Describe a character in fiction, a historical figure, or a creative work (as in art, music, science, etc.) that has had an influence on you, and explain that influence.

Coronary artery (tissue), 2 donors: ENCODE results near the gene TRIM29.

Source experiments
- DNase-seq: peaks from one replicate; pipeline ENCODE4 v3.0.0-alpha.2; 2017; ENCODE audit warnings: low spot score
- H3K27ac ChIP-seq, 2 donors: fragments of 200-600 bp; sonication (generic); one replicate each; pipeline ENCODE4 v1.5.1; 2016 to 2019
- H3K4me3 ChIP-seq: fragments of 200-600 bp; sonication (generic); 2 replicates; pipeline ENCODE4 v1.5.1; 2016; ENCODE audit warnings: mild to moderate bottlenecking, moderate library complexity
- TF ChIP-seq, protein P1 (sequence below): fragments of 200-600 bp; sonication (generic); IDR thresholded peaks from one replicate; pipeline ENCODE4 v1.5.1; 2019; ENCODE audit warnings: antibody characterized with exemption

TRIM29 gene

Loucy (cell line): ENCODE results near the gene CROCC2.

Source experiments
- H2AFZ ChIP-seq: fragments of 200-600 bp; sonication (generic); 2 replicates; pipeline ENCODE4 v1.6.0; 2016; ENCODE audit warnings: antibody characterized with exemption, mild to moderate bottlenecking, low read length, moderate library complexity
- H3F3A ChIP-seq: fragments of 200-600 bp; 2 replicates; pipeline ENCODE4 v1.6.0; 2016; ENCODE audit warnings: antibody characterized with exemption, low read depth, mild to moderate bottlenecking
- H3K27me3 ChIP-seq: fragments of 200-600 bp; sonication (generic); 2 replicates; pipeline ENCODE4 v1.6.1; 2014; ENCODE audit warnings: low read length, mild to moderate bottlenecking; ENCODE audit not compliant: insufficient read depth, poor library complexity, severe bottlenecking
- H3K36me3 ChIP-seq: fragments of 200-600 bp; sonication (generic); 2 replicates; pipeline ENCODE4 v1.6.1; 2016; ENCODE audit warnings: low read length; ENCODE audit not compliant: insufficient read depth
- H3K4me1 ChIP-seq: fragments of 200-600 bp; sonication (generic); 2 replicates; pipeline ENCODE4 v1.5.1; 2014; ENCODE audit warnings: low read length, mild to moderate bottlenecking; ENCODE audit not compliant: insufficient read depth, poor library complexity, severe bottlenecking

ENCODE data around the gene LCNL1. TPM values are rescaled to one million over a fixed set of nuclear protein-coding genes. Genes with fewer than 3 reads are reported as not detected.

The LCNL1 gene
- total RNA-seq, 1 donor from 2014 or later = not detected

Some of the most heroic people are those who aren’t tremendously famous. In 1941, after three prisoners had escaped a work camp, the SS selected ten men to die of starvation in an underground bunker in order to discourage escape attempts. Among the selected was a man who sobbed “My poor wife! My poor children! What will they do?” This man’s sorrow was the reason why St. Maximilian Kolbe volunteered his life in replacement, which resulted in his execution. Kolbe’s influence on me cannot be put into words. Regardless, here is how I would best describe it. In the spur of the moment, Kolbe proved to be selfless. He seized the opportunity to assist a stranger almost immediately and stuck by his decision. Helping others has always been my main goal. In saying this, it would appear as if Kolbe has had no influence on me because I valued kindness before I was aware of his selflessness. Kolbe’s influence on me has been the reason I have not given up on my goal towards being the epitome of the word “nice.” Now a senior, I’ve become the person who people can count on if they ever have a problem. I don’t like to expect anything in return because I hope my personality rubs off on those around me. Away from school, I act the same way, helping strangers just as Kolbe did. Kolbe is a hero who is not necessarily that well known, and perhaps this is the first time you’ve heard of him. His slight publicity is what I believe to be ideal because he maintains the perfect balance of modesty and fame. His image has impacted my goals as an adult creating a desire to become a hero to someone. It’s not that I wouldn’t enjoy becoming famous, but by being realistic with myself I think I’ll achieve greater heights. I’m always thinking of how I could react on the spot by performing some heroic act. Even if I never have the immediate opportunity to do something as honorable as saving a life, being what I like to call an “everyday hero” is most important. On a philosophical level, the smallest acts of kindness can go on to change the world. The Principle of Causality and the laws of physics state that every action has a reaction, so by making the initial act one of kindness, we up our chances of receiving one of the same. I believe that even though it may at times seem pointless to go out of the way to be nice, it can have an outstanding effect even if it goes unrecognized.I will probably never reach a level of heroism close that of Kolbe, but I’ve developed a series of blueprints to help me get to my own, personal destination. First, I plan on becoming involved in business. From there, I hope to use my company and own personal assets to give back to my school. I’ve been privileged in receiving the scholarship money that allows me to attend an excellent school. A donation is the best way I can give someone else the chance to obtain an excellent education. The main reason I’d like to do this is because education does not deserve a monetary value. Education, in itself, is priceless because it opens up an infinite number of doors. If I can remove the price tag on an education for one lucky student, both he and his family can focus on education as education, and not as some sort of product that they need to continue to pay into in order for it to work. I would be changing someone’s life, a heroic trait indeed.Applying to college is the next logical step towards becoming a hero. I will use my desires and goals as incentives to continue to achieve both academically and socially. With a big heart and an invaluable education, the sky is the limit. I’ll never forget St. Maximilian Kolbe and whenever I succeed, feel down, or just want to appreciate something I’ll look down at my chest and see him on my necklace as I do now.